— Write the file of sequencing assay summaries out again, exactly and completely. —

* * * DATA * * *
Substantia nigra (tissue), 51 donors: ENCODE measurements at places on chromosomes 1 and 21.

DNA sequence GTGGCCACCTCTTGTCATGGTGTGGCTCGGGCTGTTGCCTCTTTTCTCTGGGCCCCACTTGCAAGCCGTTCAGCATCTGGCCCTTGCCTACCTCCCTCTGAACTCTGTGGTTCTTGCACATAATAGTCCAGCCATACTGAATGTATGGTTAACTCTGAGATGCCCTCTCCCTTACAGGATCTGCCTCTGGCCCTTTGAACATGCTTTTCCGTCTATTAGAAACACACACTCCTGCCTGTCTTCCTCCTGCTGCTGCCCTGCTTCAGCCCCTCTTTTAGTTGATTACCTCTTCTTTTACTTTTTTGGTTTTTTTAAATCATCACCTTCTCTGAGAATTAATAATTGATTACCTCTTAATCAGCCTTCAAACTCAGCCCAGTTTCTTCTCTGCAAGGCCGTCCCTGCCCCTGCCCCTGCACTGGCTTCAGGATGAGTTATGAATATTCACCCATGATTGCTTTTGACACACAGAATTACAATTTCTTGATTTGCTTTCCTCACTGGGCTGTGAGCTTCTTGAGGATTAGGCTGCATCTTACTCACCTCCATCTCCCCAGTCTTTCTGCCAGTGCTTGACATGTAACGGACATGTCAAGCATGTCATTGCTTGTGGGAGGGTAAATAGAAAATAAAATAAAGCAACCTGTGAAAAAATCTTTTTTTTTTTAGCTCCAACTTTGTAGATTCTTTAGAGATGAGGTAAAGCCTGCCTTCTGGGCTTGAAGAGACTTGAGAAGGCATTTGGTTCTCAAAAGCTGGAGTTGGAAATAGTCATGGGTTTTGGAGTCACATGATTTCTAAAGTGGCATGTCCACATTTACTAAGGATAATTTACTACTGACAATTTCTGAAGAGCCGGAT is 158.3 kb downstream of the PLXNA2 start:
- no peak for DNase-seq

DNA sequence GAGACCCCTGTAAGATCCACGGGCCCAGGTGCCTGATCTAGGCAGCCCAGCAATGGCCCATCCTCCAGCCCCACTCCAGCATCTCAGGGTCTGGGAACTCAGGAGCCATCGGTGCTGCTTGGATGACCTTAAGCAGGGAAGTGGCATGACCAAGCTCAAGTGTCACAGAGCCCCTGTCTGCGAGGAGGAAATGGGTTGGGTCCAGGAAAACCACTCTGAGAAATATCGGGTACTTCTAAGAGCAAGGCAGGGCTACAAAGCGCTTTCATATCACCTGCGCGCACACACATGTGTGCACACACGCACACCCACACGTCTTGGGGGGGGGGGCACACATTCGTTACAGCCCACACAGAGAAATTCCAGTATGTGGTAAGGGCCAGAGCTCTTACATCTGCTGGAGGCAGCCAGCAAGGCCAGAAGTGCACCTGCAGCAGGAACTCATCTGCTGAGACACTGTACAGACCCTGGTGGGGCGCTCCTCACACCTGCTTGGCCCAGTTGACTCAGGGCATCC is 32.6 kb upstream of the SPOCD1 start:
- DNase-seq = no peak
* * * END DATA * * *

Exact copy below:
Substantia nigra (tissue), 51 donors: ENCODE measurements at places on chromosomes 1 and 21.

DNA sequence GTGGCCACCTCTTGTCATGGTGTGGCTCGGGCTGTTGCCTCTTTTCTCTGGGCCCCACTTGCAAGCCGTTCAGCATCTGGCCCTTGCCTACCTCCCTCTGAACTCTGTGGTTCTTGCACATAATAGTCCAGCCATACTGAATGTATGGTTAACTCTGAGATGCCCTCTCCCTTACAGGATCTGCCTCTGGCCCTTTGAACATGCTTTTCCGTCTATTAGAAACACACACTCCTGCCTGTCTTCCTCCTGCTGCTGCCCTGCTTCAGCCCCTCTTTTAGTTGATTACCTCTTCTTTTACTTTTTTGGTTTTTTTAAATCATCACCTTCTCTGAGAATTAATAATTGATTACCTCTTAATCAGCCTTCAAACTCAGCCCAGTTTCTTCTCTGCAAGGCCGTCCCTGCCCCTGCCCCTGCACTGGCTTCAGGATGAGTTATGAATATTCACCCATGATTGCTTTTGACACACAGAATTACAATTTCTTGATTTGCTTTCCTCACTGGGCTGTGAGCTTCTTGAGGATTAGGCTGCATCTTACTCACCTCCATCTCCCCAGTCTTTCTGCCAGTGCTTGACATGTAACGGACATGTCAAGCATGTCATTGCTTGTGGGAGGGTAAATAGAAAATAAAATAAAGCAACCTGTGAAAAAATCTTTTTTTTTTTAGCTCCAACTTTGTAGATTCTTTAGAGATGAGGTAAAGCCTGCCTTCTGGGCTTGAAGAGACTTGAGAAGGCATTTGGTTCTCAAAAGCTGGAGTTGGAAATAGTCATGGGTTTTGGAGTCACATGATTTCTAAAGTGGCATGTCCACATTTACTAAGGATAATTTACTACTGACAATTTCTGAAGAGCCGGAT is 158.3 kb downstream of the PLXNA2 start:
- no peak for DNase-seq

DNA sequence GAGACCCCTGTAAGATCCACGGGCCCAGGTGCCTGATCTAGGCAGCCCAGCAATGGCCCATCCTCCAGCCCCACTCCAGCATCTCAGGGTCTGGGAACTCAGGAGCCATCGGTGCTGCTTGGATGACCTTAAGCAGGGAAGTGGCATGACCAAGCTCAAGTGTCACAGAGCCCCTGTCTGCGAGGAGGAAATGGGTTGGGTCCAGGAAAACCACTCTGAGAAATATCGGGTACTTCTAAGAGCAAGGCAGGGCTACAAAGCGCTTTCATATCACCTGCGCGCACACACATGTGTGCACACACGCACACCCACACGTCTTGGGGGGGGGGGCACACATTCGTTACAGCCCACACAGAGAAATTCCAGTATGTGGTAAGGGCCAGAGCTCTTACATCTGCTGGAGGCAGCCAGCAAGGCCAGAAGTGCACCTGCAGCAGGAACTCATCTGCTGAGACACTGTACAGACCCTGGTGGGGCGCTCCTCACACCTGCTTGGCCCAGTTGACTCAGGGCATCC is 32.6 kb upstream of the SPOCD1 start:
- DNase-seq = no peak